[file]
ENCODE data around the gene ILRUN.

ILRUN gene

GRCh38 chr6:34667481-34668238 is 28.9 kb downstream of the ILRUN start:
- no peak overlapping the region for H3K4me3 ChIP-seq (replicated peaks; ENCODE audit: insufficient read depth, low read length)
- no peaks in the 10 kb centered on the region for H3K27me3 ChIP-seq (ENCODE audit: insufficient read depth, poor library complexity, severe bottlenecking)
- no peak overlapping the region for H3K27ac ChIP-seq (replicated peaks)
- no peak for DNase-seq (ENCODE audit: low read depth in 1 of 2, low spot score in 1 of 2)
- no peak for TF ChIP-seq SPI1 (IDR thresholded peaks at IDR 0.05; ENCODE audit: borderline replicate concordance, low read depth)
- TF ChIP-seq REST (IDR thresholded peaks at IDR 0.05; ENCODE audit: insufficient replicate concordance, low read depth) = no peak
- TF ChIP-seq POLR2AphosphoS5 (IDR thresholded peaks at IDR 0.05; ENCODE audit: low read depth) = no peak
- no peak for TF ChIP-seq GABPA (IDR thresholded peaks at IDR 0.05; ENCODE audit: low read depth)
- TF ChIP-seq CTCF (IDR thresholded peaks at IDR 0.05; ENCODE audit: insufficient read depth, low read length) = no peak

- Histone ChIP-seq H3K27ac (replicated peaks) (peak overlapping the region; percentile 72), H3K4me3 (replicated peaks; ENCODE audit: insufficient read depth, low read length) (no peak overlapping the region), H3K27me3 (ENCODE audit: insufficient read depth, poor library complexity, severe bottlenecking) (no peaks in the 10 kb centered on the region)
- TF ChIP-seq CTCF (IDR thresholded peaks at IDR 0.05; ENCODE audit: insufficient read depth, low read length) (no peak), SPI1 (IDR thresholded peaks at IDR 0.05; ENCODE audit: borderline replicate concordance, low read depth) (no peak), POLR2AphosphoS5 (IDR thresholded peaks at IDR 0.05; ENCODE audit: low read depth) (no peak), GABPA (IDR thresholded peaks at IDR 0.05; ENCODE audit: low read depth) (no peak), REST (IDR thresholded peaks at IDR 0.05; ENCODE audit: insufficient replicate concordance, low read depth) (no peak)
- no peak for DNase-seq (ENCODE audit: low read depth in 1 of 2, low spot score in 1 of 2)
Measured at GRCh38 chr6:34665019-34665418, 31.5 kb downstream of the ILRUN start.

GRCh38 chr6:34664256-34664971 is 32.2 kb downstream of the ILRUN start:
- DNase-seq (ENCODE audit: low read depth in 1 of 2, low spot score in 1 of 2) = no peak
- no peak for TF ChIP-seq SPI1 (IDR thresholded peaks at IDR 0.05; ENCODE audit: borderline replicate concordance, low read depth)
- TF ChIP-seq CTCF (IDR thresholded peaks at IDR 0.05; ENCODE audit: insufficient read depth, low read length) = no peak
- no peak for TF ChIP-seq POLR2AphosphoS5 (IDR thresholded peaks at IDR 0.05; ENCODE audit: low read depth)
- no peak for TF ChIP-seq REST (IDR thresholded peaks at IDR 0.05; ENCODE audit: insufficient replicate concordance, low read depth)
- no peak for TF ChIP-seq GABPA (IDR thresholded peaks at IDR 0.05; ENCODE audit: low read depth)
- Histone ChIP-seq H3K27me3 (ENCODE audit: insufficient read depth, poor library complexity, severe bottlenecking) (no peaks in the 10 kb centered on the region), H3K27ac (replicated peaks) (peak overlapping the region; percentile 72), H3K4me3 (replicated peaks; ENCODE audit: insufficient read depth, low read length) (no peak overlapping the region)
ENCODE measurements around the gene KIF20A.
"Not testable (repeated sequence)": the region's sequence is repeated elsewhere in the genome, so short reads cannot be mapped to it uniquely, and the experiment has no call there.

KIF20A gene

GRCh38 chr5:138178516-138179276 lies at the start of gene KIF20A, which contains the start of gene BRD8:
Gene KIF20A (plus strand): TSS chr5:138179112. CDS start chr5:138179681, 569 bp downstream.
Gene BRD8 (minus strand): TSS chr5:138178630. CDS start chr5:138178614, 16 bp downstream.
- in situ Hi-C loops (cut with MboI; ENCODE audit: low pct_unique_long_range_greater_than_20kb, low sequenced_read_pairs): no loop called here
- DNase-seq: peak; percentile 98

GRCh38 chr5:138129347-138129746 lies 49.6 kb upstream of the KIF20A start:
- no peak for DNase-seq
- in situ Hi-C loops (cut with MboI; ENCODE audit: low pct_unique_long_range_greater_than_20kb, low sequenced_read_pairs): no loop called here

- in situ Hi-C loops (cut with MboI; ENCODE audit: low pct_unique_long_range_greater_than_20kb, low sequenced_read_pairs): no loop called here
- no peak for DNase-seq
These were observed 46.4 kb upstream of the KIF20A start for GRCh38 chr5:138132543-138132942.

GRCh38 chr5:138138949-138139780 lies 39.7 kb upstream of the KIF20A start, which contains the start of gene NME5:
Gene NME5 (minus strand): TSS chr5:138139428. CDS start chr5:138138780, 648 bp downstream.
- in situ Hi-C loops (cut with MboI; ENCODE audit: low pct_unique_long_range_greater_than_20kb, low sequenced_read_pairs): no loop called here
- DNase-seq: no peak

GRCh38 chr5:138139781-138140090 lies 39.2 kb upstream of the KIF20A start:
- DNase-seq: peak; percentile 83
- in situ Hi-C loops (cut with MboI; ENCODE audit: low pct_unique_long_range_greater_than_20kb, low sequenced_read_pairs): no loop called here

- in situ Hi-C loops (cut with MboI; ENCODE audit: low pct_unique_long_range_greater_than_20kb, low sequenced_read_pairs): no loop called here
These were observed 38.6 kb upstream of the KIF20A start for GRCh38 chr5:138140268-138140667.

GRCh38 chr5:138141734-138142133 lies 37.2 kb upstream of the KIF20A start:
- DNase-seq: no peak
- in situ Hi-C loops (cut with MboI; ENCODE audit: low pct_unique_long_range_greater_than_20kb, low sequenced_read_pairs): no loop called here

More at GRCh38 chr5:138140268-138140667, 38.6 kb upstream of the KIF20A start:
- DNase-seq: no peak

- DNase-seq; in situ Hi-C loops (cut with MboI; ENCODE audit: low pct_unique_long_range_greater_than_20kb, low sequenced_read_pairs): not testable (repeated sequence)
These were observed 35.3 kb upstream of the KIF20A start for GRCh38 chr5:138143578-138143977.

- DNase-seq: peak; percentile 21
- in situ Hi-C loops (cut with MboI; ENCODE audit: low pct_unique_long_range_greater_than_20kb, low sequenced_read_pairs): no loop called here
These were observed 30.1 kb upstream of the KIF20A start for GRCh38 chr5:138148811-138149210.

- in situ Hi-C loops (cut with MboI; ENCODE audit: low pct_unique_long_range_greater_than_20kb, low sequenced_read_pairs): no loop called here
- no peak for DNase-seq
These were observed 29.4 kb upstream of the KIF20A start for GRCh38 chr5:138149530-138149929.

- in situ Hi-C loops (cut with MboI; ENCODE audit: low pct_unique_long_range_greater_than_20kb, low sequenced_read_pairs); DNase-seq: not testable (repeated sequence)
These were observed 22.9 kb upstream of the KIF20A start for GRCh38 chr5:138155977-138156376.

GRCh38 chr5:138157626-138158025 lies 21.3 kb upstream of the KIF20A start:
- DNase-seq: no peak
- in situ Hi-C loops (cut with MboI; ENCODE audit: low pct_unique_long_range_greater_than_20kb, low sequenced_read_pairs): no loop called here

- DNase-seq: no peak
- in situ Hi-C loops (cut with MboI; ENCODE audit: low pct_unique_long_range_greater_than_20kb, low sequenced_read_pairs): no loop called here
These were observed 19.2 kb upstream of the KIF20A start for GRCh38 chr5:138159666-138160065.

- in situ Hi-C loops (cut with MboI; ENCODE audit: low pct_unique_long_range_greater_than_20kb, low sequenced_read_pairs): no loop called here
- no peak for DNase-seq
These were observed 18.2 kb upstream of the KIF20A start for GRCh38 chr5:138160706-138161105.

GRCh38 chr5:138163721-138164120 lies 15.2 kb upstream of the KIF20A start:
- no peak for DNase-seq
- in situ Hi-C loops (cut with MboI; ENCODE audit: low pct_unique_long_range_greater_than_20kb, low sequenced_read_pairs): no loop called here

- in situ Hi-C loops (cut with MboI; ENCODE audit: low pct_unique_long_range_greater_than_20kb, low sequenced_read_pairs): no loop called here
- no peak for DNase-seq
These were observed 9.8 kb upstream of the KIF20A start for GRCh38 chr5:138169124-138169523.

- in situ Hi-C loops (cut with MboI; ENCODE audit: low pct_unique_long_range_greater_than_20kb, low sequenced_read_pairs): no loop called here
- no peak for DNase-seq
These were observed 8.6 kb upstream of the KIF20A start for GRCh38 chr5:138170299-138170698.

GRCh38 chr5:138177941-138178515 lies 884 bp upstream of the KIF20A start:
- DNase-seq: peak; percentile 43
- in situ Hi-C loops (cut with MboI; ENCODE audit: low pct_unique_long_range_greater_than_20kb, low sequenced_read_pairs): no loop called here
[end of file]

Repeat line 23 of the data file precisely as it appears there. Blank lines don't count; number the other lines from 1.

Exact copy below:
- no peak for TF ChIP-seq GABPA (IDR thresholded peaks at IDR 0.05; ENCODE audit: low read depth)